The Virginian-Pilot: Editorial: “Election integrity” undermined by Youngkin’s voter purge
October 31, 2023 | The Virginian-Pilot and Daily Press Editorial Board
There were plenty of indications during the 2021 gubernatorial campaign that Glenn Youngkin wasn’t trustworthy on the issue of protecting election integrity. He advanced the false notion that the 2020 presidential election in Virginia wasn’t secure (it was) and indulged those who insisted Donald Trump had actually won the election (he didn’t).
Now the governor’s explanation as to why thousands of Virginians were removed from the voter rolls keeps changing. And while the administration says it’s fixed the problem, the delays and obfuscation threaten to undermine confidence in next week’s consequential legislative election.
No governor should put his thumb on the scales when it comes to Virginians’ voting rights, but Youngkin’s record on this issue — capped by this mistake — shows a willingness to do just that.
In September, Virginia Public Media first reported that some voters had trouble voting in June’s primary election. These individuals were convicted of felonies, but had served their time and regained their civil rights through Virginia’s unnecessarily cumbersome restoration process.
Those convicted of felonies in Virginia relinquish a host of civil rights, including the right to participate in elections. Restoring those rights requires an application approved by the governor, a holdover from the Jim Crow era; Virginia is one of the only states in the country that invests so much power in the executive.
A subsequent felony conviction would again trigger the loss of rights, but those removed from the rolls had only committed minor probation violations — misdemeanors at worst. Ultimately it was discovered that these probation violations were improperly classified as felonies and these citizens were incorrectly made ineligible to participate in Virginia elections.
Mistakes happen, and even children know that the best policy is to take responsibility for them when they do. Of course, that takes courage, which is apparently in short supply in the Governor’s Mansion.
After dismissing the issue as a problem, the administration then said only a handful of voters were affected, about 270. Then, on Friday, the governor’s office finally owned up to the fact that some 3,400 voters had been incorrectly purged from the voting rolls. The administration says all voters have been restored but directed further questions to the Department of Elections as the governor seeks to distance himself from such an egregious error.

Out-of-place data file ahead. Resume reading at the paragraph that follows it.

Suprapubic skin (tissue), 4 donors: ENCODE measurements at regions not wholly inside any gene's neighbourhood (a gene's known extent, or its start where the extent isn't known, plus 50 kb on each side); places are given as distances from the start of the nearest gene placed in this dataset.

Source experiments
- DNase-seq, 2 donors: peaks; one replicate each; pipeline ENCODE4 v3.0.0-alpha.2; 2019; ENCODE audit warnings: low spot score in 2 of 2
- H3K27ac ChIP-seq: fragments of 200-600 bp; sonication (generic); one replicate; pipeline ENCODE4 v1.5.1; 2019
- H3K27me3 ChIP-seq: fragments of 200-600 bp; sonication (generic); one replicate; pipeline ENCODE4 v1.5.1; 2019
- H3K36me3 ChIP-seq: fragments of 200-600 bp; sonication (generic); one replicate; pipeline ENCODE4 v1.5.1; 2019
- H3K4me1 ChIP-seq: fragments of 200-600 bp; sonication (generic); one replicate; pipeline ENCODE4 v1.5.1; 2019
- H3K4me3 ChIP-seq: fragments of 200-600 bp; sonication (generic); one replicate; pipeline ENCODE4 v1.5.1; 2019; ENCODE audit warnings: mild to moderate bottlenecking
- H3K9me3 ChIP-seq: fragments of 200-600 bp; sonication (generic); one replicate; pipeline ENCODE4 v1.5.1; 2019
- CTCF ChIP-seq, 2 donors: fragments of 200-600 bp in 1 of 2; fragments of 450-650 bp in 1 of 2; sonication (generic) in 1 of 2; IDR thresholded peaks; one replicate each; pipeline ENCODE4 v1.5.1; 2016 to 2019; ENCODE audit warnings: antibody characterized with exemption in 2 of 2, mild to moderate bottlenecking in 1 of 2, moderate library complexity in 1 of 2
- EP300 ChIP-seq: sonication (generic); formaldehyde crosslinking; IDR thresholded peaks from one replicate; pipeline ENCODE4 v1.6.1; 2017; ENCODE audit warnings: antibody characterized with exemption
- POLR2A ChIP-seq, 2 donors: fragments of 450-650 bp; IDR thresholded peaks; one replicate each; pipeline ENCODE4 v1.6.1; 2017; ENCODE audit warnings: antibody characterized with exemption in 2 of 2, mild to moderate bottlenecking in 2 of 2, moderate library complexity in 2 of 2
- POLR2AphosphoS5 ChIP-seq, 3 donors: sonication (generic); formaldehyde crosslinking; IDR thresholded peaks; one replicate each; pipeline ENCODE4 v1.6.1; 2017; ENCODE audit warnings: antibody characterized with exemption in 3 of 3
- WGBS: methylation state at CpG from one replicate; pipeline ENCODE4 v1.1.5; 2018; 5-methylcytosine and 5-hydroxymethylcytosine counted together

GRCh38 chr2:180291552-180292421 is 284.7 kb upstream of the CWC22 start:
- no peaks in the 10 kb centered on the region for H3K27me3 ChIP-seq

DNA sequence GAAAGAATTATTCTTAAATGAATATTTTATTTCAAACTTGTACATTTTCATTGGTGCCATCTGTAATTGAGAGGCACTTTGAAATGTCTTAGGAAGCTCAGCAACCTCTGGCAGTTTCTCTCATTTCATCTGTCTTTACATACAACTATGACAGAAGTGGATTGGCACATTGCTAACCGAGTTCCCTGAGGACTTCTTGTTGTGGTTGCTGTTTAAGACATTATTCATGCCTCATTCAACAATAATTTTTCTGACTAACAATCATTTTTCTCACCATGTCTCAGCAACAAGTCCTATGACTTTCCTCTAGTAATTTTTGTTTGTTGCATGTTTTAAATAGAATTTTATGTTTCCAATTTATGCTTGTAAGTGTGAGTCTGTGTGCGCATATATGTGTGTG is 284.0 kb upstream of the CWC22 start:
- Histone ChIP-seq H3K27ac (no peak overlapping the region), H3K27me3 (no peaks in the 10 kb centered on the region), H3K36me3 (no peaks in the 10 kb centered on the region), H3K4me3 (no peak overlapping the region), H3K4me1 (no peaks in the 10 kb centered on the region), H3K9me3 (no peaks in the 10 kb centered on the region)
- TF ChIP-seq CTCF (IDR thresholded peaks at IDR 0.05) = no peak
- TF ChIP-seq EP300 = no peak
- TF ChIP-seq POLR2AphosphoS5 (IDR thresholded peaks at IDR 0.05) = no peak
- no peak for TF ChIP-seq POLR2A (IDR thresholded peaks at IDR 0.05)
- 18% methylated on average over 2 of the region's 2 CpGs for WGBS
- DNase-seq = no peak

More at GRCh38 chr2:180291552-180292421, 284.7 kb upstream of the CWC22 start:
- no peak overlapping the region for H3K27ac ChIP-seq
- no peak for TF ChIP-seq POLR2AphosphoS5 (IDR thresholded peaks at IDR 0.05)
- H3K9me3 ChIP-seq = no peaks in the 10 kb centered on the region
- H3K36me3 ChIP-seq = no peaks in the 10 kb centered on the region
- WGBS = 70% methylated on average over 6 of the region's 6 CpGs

Were this the only elections-related mishap on Youngkin’s watch, perhaps the public might give the governor the benefit of the doubt.
But the governor, while running for office, indulged supporters of Donald Trump’s “big lie” for as long as he could.
He bowed to loopy conspiracy theories and withdrew Virginia from a multistate program that verifies the accuracy of voter rolls, a program that Virginia helped found under the leadership of Republican Gov. Bob McDonnel.
And he has slow-walked the approval of rights restoration applications, blocking Virginians who paid their debt to society from enjoying the full bounty of citizenship simply because he’s calculated it’s politically advantageous.
But that’s, again, the point. For all his bluster about rekindling the spirit of Virginia, Youngkin doesn’t believe that spirit should be enjoyed by all. So under his watch, those seeking access to the ballot struggle to receive it, and those who should be eligible are stricken from the rolls.
Six years ago, the election to represent Virginia’s 94th House District ended in a tie. Of the 23,896 votes cast, precisely half went to Democrat Shelly Simonds and half to then-incumbent Republican Del. David Yancey.
When state elections officials pulled Yancey’s name from a bowl in a random draw, making him the winner, it also ensured that Republicans maintained a one-vote majority in the House of Delegates, affording them two years of control over legislative priorities in the lower chamber.
If that’s the value of a single vote, imagine how much power 3,400 votes could have in tight races across the commonwealth. Youngkin says he takes the issue of election integrity seriously, but his record tells an entirely different story.